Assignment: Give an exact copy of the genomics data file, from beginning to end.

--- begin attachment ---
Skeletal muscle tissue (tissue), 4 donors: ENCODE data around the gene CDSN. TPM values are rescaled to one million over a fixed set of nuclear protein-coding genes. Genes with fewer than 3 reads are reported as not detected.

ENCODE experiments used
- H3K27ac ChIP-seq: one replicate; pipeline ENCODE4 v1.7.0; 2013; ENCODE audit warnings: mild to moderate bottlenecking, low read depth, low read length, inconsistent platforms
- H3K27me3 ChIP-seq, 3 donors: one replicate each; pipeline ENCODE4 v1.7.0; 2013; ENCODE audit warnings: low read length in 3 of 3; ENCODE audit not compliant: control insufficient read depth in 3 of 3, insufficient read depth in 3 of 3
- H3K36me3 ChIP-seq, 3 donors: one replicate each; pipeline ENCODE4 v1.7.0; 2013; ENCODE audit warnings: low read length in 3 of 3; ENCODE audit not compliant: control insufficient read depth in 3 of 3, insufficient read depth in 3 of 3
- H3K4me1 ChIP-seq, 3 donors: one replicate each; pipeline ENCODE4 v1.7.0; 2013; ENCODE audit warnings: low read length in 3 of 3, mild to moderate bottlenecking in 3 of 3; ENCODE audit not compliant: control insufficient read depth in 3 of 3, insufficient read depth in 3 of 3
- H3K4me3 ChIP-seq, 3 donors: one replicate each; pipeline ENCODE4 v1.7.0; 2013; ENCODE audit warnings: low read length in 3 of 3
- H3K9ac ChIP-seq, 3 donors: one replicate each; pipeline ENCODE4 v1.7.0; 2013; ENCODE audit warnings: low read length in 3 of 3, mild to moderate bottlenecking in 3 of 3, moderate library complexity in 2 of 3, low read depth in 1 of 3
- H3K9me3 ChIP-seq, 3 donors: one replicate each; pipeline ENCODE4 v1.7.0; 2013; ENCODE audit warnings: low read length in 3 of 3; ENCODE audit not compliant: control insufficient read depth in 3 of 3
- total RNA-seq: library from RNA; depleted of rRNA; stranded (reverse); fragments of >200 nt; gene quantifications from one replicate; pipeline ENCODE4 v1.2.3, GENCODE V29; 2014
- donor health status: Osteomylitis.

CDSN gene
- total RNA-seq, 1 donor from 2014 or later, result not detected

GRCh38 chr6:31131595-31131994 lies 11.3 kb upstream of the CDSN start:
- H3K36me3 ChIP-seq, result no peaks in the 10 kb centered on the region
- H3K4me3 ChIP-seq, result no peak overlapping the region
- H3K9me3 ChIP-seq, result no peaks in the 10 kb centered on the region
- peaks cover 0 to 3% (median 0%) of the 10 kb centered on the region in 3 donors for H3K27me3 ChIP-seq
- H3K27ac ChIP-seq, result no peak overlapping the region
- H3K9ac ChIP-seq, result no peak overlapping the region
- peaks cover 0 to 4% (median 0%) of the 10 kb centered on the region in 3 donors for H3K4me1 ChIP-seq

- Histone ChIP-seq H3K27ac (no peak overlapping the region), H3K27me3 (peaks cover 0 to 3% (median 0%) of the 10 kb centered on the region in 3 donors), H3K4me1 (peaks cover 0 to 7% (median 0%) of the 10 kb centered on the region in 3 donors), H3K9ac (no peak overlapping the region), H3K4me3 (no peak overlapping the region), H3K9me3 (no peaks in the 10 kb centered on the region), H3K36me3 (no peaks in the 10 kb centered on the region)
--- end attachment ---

Skeletal muscle tissue (tissue), 4 donors: ENCODE data around the gene CDSN. TPM values are rescaled to one million over a fixed set of nuclear protein-coding genes. Genes with fewer than 3 reads are reported as not detected.

ENCODE experiments used
- H3K27ac ChIP-seq: one replicate; pipeline ENCODE4 v1.7.0; 2013; ENCODE audit warnings: mild to moderate bottlenecking, low read depth, low read length, inconsistent platforms
- H3K27me3 ChIP-seq, 3 donors: one replicate each; pipeline ENCODE4 v1.7.0; 2013; ENCODE audit warnings: low read length in 3 of 3; ENCODE audit not compliant: control insufficient read depth in 3 of 3, insufficient read depth in 3 of 3
- H3K36me3 ChIP-seq, 3 donors: one replicate each; pipeline ENCODE4 v1.7.0; 2013; ENCODE audit warnings: low read length in 3 of 3; ENCODE audit not compliant: control insufficient read depth in 3 of 3, insufficient read depth in 3 of 3
- H3K4me1 ChIP-seq, 3 donors: one replicate each; pipeline ENCODE4 v1.7.0; 2013; ENCODE audit warnings: low read length in 3 of 3, mild to moderate bottlenecking in 3 of 3; ENCODE audit not compliant: control insufficient read depth in 3 of 3, insufficient read depth in 3 of 3
- H3K4me3 ChIP-seq, 3 donors: one replicate each; pipeline ENCODE4 v1.7.0; 2013; ENCODE audit warnings: low read length in 3 of 3
- H3K9ac ChIP-seq, 3 donors: one replicate each; pipeline ENCODE4 v1.7.0; 2013; ENCODE audit warnings: low read length in 3 of 3, mild to moderate bottlenecking in 3 of 3, moderate library complexity in 2 of 3, low read depth in 1 of 3
- H3K9me3 ChIP-seq, 3 donors: one replicate each; pipeline ENCODE4 v1.7.0; 2013; ENCODE audit warnings: low read length in 3 of 3; ENCODE audit not compliant: control insufficient read depth in 3 of 3
- total RNA-seq: library from RNA; depleted of rRNA; stranded (reverse); fragments of >200 nt; gene quantifications from one replicate; pipeline ENCODE4 v1.2.3, GENCODE V29; 2014
- donor health status: Osteomylitis.

CDSN gene
- total RNA-seq, 1 donor from 2014 or later, result not detected

GRCh38 chr6:31131595-31131994 lies 11.3 kb upstream of the CDSN start:
- H3K36me3 ChIP-seq, result no peaks in the 10 kb centered on the region
- H3K4me3 ChIP-seq, result no peak overlapping the region
- H3K9me3 ChIP-seq, result no peaks in the 10 kb centered on the region
- peaks cover 0 to 3% (median 0%) of the 10 kb centered on the region in 3 donors for H3K27me3 ChIP-seq
- H3K27ac ChIP-seq, result no peak overlapping the region
- H3K9ac ChIP-seq, result no peak overlapping the region
- peaks cover 0 to 4% (median 0%) of the 10 kb centered on the region in 3 donors for H3K4me1 ChIP-seq

- Histone ChIP-seq H3K27ac (no peak overlapping the region), H3K27me3 (peaks cover 0 to 3% (median 0%) of the 10 kb centered on the region in 3 donors), H3K4me1 (peaks cover 0 to 7% (median 0%) of the 10 kb centered on the region in 3 donors), H3K9ac (no peak overlapping the region), H3K4me3 (no peak overlapping the region), H3K9me3 (no peaks in the 10 kb centered on the region), H3K36me3 (no peaks in the 10 kb centered on the region)